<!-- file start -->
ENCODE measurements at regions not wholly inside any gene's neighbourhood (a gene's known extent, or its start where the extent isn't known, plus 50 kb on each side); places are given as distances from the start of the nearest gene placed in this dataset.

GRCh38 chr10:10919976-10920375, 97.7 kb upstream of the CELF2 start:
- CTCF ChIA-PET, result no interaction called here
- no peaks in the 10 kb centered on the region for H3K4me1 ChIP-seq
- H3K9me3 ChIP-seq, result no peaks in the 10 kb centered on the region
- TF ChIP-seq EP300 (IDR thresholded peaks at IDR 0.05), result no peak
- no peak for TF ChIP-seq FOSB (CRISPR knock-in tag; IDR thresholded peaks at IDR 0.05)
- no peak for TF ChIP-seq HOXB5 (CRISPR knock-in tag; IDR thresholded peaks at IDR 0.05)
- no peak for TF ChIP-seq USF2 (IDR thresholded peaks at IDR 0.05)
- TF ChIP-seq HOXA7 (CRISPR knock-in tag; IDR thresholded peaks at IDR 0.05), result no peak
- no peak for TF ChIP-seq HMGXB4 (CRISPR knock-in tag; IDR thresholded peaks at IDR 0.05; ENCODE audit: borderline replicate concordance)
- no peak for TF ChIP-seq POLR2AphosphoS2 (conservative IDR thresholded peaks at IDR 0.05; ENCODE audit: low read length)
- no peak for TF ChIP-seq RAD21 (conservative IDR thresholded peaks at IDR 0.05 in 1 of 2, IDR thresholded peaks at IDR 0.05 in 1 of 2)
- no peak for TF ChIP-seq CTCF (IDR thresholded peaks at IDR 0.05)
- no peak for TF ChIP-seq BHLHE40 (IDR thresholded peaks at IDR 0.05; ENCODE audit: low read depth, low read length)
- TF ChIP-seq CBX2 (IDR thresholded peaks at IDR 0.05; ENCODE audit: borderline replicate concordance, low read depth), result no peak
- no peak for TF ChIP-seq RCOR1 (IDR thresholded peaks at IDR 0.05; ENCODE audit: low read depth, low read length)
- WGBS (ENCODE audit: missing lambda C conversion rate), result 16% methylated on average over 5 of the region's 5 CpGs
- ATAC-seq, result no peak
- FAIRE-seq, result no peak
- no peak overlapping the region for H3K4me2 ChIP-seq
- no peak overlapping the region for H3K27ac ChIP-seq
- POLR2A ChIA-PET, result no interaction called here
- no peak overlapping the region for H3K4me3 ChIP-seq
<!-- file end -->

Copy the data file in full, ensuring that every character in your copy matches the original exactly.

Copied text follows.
ENCODE measurements at regions not wholly inside any gene's neighbourhood (a gene's known extent, or its start where the extent isn't known, plus 50 kb on each side); places are given as distances from the start of the nearest gene placed in this dataset.

GRCh38 chr10:10919976-10920375, 97.7 kb upstream of the CELF2 start:
- CTCF ChIA-PET, result no interaction called here
- no peaks in the 10 kb centered on the region for H3K4me1 ChIP-seq
- H3K9me3 ChIP-seq, result no peaks in the 10 kb centered on the region
- TF ChIP-seq EP300 (IDR thresholded peaks at IDR 0.05), result no peak
- no peak for TF ChIP-seq FOSB (CRISPR knock-in tag; IDR thresholded peaks at IDR 0.05)
- no peak for TF ChIP-seq HOXB5 (CRISPR knock-in tag; IDR thresholded peaks at IDR 0.05)
- no peak for TF ChIP-seq USF2 (IDR thresholded peaks at IDR 0.05)
- TF ChIP-seq HOXA7 (CRISPR knock-in tag; IDR thresholded peaks at IDR 0.05), result no peak
- no peak for TF ChIP-seq HMGXB4 (CRISPR knock-in tag; IDR thresholded peaks at IDR 0.05; ENCODE audit: borderline replicate concordance)
- no peak for TF ChIP-seq POLR2AphosphoS2 (conservative IDR thresholded peaks at IDR 0.05; ENCODE audit: low read length)
- no peak for TF ChIP-seq RAD21 (conservative IDR thresholded peaks at IDR 0.05 in 1 of 2, IDR thresholded peaks at IDR 0.05 in 1 of 2)
- no peak for TF ChIP-seq CTCF (IDR thresholded peaks at IDR 0.05)
- no peak for TF ChIP-seq BHLHE40 (IDR thresholded peaks at IDR 0.05; ENCODE audit: low read depth, low read length)
- TF ChIP-seq CBX2 (IDR thresholded peaks at IDR 0.05; ENCODE audit: borderline replicate concordance, low read depth), result no peak
- no peak for TF ChIP-seq RCOR1 (IDR thresholded peaks at IDR 0.05; ENCODE audit: low read depth, low read length)
- WGBS (ENCODE audit: missing lambda C conversion rate), result 16% methylated on average over 5 of the region's 5 CpGs
- ATAC-seq, result no peak
- FAIRE-seq, result no peak
- no peak overlapping the region for H3K4me2 ChIP-seq
- no peak overlapping the region for H3K27ac ChIP-seq
- POLR2A ChIA-PET, result no interaction called here
- no peak overlapping the region for H3K4me3 ChIP-seq